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25 2004). In 2003, Florida attached another high-stake consequenceretention in gradefor third graders failing the FCAT-SSS, or FCAT. The FCAT is given in grades 3 to 10, with two parts making up the reading portion of the FCAT (Florida Department of Education, 2003c). One part is criterion-referenced, assessing the state mandated standards-based curriculum, the Sunshine State Standards (SSS). Officially called the FCAT-SSS, most often it is simply called the FCAT. Scores are reported as Achievement Levels (Level 1 (low) to Level 5 (high)), and Developmental Scale Scores (DSS), which accumulate over time beginning in third grade. According to Florida state law, students who score Level 1 fail the assessment. Interestingly, the FCAT-SSS is said to be one of the most challenging state assessments currently in use, especially in terms of passage length and text difficulty of the passages (Hiebert, 2002). The other portion of the FCAT is norm-referenced (FCAT-NRT), comparing Florida students to a national sample. Floridas norm-referenced test is a modified version of the Standard Achievement Test (SAT). Classroom teachers typically administer both parts of the FCAT with scoring conducted by contractors hired by the state. Floridas assessments are secure, meaning the tests are highly protected before, during and after administration (Florida Department of Education, 2000b). It is widely endorsed that one assessment should not be the sole determinant in a high-stakes decision, such as retention in grade (American Educational Research Association, 2000; International Reading Association, 1999). Although Florida, too, claims to support this, children receive mandatory retention upon achieving Level 1 on the FCAT (Warford & Openshaw, 2004b). Technically, the FCAT is not the sole

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26 determinant for retention, however other options would not be considered if it were not for a student failing the FCAT. It is the reverse of the adageinnocent until proven guilty. Instead, Florida third graders are guilty of failure, unless they qualify for a good cause exemption, described in more detail later. Researchers have been studying retention for decades using standardized assessment data. With many retention decisions tied to high-stakes assessments, it is important to consider the legitimacy of these decisions and the relationship to education placements. It has been argued that some placement practices, such as retention and inclusion in special education programs, are the result of standardized assessments and the stakes attached to them (McGill-Franzen & Allington, 1993). After studying low-achieving children in multiple contexts, concern surfaced that some schools retained students before third grade to delay accountability penalties by classifying more students in special education programs. These efforts appeared to increase the reported achievements on a high-stakes assessment in these schools (McGill-Franzen & Allington, 1993). Lastly, the State of Florida has relied on core reading programs as the panacea to help students read more proficiently, with a goal of increased performance on FCAT to meet accountability measures. In 2002, the State Textbook Adoption Committee found six core reading programs meeting the adoption criteria, meaning these programs are research-based and aligned to the states reading curricula (Florida Department of Education, 2003b). In a study of third grade core reading programs used in Florida, two programs were selected for a content analysis focusing on the instruction provided to students (McGill-Franzen, Zmach, Solic, & Love Zeig, in press). Using school-level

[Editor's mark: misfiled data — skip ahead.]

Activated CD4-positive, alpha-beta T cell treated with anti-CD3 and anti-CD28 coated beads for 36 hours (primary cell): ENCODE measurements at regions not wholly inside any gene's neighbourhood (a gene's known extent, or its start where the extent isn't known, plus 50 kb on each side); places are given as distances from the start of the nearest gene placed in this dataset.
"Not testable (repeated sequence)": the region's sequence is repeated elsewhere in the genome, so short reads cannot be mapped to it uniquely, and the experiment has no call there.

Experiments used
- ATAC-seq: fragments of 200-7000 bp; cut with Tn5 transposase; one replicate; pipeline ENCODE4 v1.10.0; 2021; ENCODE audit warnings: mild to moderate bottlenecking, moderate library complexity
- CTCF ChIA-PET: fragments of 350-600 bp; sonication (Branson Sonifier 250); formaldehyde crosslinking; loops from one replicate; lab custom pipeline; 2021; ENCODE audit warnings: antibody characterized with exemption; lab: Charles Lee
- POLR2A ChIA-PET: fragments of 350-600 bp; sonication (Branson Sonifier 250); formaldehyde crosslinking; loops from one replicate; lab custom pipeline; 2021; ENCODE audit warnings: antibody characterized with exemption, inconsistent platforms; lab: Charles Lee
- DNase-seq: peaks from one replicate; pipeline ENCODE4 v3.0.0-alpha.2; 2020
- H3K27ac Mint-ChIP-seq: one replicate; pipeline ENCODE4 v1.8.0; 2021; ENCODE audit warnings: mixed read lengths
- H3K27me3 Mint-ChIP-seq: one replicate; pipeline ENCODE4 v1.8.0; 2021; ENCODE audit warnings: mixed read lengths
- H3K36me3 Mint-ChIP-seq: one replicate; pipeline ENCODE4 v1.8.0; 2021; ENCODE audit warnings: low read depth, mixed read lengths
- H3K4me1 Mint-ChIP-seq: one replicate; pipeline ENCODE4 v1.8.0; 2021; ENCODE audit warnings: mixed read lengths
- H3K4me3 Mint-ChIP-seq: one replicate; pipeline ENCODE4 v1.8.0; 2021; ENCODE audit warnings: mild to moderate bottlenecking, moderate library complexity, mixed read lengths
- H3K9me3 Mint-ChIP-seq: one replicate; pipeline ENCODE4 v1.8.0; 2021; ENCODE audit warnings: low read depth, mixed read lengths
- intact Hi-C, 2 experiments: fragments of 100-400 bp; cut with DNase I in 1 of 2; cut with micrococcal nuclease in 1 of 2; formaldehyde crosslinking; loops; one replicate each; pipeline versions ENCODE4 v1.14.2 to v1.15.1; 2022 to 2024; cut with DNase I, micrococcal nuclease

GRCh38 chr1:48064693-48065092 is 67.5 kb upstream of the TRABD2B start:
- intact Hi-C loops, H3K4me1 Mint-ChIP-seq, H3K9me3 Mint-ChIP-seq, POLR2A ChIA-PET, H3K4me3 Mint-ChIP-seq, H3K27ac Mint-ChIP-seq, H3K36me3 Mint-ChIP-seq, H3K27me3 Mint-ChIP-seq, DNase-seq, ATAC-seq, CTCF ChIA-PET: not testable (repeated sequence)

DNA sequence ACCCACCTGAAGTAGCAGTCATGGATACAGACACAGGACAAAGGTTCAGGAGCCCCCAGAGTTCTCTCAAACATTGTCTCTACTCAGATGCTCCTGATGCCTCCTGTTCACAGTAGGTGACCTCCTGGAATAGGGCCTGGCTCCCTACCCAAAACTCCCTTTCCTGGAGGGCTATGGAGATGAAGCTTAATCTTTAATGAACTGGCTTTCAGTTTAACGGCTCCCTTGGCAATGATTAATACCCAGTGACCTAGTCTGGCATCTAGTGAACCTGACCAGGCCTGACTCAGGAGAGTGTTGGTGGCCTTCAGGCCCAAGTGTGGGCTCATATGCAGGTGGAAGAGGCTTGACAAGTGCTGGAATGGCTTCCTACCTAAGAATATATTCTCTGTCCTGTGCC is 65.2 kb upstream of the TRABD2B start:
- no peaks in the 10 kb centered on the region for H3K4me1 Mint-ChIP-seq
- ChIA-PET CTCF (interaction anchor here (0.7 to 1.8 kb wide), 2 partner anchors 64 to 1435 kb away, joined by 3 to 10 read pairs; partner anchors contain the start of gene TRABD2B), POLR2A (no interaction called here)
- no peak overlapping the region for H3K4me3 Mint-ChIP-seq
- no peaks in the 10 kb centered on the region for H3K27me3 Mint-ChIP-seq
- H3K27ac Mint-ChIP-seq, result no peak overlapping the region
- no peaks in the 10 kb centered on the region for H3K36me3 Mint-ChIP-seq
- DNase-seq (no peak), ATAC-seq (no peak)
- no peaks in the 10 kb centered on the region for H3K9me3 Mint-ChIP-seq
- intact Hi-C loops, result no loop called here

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27 data, these researchers worked to understand the relation between the percentage of third-grade students scoring Level 1 on the FCAT to the core program used, determining if schools using a particular program had an academic advantage. Using each schools percentage of students eligible to receive free or reduced price lunch as a proxy for poverty, McGill-Franzen et al. (in press) found that school level of poverty was a better predictor for academic achievement than the core program used. High-stakes standardized assessments have many unintended consequences, particularly for those most at risk for retentionstudents attending schools with higher rates of poverty. High-Stakes Retention Policy Built on the idea of setting high expectations for all students, standards-based reform resulted in standardization of the curriculum. It seems inherently logical that we want to test this knowledge to determine the effectiveness of instruction on students learning as measured by standardized evaluations. However, assessments became high-stakes after attaching consequences and rewards. When then-President Clinton publicly called for the end of social promotion in his 1999 State of the Union address, it was clear that federal policy makers felt a decisive measure was needed to establish accountability (National Research Council, 1999). Thus, the emphasis on standardized assessments given in schools across the nation changed to hold students and schools accountable to achieve certain academic standards at specific points in a school career. Assessments moved from lowto high-stakes as they became used for retention and promotion decisions, or in grading schools. Retention policies based on students performance on high-stakes assessments are becoming more common.